Vodafone’s CEO, Margherita Della Valle, has achieved her first victory with a proposed merger agreement in the UK, according to a Reuters news report.
However, the arduous journey leading up to this point and the challenges that lie ahead highlight the magnitude of the task she faces in revitalizing the telecoms group.
Margherita Della Valle assumed her position as chief executive in late April with the mandate of restructuring the business in crucial European markets and reversing the declining performance that has caused its stock price to reach its lowest point in 25 years.
Her initial focus has been on the UK, as announced on Wednesday. Vodafone has reached a merger agreement worth £15 billion ($19 billion) with CK Hutchison to establish a new market leader in the country.
The discussions between the two parties were first disclosed in October 2022. They aim to finalize the deal by the end of 2024, subject to obtaining regulatory and political approvals. This means they must wait another 18 months before reaping the benefits of synergies and improved performance.
“This transaction is a game changer for Vodafone in our domestic market,” said Della Valle, a seasoned company veteran of 29 years. According to the terms, Vodafone may eventually acquire the Hong Kong-based conglomerate, provided both parties agree.
The announcement brings some relief to a management team that has faced difficulties in recent months, including weak trading in Germany, Spain, and Italy, as well as a lack of progress on the deal front, which led to the departure of former CEO Nick Read last year.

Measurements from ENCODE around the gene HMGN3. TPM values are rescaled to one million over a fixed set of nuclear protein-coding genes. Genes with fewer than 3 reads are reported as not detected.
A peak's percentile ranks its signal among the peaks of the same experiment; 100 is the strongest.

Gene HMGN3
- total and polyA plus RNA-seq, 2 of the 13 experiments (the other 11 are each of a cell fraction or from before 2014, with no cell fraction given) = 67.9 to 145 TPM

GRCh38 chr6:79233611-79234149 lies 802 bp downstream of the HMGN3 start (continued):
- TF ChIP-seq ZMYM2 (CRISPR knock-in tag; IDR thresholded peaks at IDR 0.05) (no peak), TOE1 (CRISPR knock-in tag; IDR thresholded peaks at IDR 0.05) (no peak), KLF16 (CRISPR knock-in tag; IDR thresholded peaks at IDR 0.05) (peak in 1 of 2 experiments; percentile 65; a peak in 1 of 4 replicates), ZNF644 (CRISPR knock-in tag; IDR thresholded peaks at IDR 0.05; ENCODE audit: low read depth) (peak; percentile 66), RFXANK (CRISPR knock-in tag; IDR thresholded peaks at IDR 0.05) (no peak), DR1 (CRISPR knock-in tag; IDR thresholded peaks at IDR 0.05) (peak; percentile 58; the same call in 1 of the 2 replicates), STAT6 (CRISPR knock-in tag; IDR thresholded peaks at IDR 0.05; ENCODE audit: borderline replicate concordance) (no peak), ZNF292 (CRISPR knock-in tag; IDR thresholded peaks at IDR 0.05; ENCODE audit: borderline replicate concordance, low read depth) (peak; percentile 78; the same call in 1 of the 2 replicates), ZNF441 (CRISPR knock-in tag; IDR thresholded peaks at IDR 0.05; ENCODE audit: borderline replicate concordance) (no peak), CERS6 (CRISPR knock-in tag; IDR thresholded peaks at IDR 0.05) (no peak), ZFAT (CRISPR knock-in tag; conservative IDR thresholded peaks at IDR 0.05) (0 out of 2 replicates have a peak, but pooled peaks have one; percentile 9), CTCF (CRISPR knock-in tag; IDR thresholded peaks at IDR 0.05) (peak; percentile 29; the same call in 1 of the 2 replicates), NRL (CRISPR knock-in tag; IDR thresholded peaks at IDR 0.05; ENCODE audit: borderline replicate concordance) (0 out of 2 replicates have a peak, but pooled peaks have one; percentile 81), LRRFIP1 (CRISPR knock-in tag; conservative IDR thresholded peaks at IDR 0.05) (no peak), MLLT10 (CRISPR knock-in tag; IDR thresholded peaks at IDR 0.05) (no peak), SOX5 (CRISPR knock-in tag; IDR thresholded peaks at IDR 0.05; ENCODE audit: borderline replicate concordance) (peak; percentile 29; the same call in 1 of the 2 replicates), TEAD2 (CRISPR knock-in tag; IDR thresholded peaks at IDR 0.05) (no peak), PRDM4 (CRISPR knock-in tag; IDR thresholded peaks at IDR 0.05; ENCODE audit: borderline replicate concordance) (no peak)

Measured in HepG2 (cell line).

One significant institutional investor, speaking anonymously to Reuters, acknowledged the changes Della Valle was implementing but expressed frustration over the prolonged duration of the British deal. They emphasized the need for more decisive action in the near future.
Ahead of the announcement, the investor stated that the upcoming year would be “crucial for the CEO’s career.”
Many investors expect Vodafone to pursue similar deals in markets such as Italy and Spain, where intense competition has eroded returns while telecom groups invest heavily in increasingly faster networks.
While these endeavors may require time, Kester Mann, a director at CCS Insight, believes that the British merger announcement will provide a boost for Della Valle.
He remarked, “She has demonstrated her determination to instigate changes at Vodafone, aiming to revive the company’s performance. Obtaining approval for a partnership with Hutchison’s Three would greatly enhance her early tenure.”
“There are potential pros and cons for consumers with any merger like this. At Uswitch, we’re all about providing customers with greater choice, however with consolidation in the UK market – from four Mobile Network Operators (MNOs) down to three – there’s always the risk of reduced competition and subsequent increased prices,” Ernest Doku, telecoms expert at Uswitch.com, said.
“At a time when millions across the UK are facing the highest mid-contract prices we’ve ever seen, consumers need assurances that this merger will not result in even higher household bills. The pledge of a significant investment in 5G over the next decade is some solace that they will be building for a better future of connectivity, so long as it is adhered to. What we don’t want to see is customers footing the bill with further increases to pricing.”
Paolo Pescatore, analyst at PP Foresight, believes that Ofcom recognises the challenges of the UK mobile market and the need for scale. “Convincing the CMA will be the real test. Current investment levels are not sustainable in the longer term.”
“The UK telco market is now polarised with two vertically integrated telcos at one end and two subscale mobile operators at the other. Concessions on spectrum will have to be made and the entity will have to provide solutions on areas like network sharing, rather than create another problem,” Paolo Pescatore said in a statement.